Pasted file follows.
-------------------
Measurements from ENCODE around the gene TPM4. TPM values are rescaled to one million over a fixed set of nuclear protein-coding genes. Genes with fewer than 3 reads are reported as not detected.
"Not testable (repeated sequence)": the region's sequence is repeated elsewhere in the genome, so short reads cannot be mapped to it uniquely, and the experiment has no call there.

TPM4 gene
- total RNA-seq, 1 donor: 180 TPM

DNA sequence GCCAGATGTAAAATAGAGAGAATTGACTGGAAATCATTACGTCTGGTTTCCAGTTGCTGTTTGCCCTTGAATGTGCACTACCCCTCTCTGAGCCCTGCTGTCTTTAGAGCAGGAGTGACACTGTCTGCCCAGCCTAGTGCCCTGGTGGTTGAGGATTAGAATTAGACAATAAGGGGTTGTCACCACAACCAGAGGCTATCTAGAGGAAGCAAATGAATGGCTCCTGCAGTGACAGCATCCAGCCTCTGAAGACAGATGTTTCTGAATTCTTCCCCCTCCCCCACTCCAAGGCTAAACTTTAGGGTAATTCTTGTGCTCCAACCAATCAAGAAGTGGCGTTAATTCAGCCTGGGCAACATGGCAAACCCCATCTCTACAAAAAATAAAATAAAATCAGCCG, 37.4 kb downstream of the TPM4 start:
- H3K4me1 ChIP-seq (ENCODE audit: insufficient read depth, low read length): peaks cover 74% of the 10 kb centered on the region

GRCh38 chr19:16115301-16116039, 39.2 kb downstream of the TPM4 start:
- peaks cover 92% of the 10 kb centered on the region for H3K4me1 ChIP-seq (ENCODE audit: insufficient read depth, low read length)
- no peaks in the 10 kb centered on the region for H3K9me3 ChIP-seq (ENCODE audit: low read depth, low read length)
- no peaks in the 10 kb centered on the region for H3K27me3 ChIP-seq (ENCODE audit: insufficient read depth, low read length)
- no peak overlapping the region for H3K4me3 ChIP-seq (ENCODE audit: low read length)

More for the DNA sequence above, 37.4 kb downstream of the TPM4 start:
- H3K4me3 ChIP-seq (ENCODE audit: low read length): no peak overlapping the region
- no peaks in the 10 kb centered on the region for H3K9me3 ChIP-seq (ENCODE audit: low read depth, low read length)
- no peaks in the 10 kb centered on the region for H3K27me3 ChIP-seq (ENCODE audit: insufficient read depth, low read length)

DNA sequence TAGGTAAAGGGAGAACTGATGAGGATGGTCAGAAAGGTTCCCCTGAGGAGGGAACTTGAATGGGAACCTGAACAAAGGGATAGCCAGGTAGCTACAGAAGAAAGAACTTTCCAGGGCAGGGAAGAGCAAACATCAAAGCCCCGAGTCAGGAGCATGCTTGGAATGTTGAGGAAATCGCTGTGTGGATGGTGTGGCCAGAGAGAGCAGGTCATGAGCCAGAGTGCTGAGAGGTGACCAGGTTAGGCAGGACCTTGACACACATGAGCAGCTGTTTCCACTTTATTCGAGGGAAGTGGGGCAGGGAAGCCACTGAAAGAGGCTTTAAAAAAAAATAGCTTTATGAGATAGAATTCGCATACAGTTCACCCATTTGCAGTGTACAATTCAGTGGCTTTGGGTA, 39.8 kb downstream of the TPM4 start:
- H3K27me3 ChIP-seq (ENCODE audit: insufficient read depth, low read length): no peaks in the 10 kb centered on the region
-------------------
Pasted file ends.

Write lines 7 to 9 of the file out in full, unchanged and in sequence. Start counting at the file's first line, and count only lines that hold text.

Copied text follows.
GRCh38 chr19:16115301-16116039, 39.2 kb downstream of the TPM4 start:
- peaks cover 92% of the 10 kb centered on the region for H3K4me1 ChIP-seq (ENCODE audit: insufficient read depth, low read length)
- no peaks in the 10 kb centered on the region for H3K9me3 ChIP-seq (ENCODE audit: low read depth, low read length)